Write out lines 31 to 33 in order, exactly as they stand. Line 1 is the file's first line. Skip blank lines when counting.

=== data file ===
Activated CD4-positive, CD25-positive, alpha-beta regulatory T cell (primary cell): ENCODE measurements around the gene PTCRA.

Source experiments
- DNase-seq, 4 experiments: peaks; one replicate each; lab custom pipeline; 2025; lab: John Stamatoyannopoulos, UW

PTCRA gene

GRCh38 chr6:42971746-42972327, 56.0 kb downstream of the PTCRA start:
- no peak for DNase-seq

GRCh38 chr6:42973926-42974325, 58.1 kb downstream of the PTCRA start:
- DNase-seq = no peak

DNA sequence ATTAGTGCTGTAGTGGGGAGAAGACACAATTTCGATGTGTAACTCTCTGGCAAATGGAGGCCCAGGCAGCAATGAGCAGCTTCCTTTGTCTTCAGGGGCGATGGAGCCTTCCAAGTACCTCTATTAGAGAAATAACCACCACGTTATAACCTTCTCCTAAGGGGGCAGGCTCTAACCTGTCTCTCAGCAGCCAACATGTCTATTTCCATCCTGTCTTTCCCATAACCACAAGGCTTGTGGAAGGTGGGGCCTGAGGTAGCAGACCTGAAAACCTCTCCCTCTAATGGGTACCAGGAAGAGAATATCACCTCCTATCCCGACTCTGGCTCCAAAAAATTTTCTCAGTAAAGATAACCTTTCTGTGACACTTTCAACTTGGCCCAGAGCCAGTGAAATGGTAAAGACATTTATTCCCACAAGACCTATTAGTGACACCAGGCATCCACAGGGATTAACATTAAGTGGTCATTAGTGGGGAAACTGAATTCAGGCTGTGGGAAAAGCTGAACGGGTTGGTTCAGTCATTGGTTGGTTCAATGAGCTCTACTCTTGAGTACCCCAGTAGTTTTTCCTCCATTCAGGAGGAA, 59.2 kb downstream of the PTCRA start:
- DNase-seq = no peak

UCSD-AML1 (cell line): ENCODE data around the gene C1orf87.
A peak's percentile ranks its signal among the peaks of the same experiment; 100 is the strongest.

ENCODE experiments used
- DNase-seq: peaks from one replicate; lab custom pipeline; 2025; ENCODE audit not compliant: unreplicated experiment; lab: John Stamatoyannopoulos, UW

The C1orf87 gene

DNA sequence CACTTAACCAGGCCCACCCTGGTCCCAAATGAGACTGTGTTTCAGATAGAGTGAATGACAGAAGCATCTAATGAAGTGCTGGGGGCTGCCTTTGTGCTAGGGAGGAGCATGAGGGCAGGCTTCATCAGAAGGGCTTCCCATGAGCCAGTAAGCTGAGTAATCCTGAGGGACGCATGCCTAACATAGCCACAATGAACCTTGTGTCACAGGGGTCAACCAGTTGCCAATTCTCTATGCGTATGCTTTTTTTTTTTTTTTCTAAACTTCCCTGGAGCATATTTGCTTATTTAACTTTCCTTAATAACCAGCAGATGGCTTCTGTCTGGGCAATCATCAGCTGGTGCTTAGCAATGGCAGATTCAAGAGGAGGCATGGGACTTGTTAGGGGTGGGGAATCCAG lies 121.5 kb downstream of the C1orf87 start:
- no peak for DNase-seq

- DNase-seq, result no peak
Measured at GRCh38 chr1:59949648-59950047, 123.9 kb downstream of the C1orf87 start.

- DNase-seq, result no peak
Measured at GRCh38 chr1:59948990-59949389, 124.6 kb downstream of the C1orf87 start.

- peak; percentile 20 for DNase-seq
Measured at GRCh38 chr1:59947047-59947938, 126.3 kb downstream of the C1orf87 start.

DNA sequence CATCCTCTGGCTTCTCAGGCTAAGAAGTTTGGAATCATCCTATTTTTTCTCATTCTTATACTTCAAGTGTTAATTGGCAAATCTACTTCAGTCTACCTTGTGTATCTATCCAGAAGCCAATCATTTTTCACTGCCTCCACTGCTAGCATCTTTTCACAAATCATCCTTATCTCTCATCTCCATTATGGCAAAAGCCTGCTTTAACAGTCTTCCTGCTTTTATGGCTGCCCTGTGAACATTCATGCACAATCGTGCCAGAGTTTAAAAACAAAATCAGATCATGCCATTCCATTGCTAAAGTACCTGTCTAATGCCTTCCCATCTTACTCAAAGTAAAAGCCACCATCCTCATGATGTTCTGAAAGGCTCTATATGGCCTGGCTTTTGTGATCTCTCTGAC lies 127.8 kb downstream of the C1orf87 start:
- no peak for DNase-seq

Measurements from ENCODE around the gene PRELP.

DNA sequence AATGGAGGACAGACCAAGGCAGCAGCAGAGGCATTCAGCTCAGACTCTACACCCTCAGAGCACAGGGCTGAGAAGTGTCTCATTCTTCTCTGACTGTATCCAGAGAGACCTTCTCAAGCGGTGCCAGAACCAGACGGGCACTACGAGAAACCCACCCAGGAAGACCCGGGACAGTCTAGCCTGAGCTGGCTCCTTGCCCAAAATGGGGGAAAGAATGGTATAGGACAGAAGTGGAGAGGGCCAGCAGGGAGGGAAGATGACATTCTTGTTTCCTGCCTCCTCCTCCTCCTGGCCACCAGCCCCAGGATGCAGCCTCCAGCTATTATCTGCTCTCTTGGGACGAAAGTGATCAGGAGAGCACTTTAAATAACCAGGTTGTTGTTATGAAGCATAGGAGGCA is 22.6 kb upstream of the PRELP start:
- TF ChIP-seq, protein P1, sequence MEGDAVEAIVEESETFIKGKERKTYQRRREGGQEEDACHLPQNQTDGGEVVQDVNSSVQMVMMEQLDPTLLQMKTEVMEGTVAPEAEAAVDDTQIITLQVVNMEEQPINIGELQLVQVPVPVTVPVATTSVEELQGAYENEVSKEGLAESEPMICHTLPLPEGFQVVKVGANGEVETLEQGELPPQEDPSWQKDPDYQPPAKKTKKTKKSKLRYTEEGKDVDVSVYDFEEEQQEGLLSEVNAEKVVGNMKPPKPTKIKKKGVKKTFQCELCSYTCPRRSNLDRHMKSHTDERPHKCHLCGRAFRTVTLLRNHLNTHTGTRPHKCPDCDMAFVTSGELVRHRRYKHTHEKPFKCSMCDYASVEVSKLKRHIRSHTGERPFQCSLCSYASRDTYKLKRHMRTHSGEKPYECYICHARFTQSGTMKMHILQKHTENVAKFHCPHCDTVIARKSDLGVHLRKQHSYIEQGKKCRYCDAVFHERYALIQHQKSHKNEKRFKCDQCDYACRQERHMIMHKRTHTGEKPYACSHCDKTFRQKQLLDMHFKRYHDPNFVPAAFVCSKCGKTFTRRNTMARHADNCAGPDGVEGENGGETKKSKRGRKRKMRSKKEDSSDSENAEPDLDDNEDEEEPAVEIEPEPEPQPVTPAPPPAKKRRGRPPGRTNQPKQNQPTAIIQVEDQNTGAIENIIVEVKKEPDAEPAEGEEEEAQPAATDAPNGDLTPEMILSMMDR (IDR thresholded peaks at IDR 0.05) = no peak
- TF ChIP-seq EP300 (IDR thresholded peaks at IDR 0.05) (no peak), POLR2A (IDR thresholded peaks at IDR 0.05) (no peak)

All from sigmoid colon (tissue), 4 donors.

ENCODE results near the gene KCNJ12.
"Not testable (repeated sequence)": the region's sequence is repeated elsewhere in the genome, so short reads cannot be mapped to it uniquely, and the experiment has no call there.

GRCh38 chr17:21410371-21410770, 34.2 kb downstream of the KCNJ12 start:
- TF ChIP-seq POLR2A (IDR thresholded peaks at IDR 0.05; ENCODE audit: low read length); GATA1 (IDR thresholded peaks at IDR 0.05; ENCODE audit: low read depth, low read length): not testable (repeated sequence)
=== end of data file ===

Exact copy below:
ENCODE results near the gene KCNJ12.
"Not testable (repeated sequence)": the region's sequence is repeated elsewhere in the genome, so short reads cannot be mapped to it uniquely, and the experiment has no call there.

GRCh38 chr17:21410371-21410770, 34.2 kb downstream of the KCNJ12 start: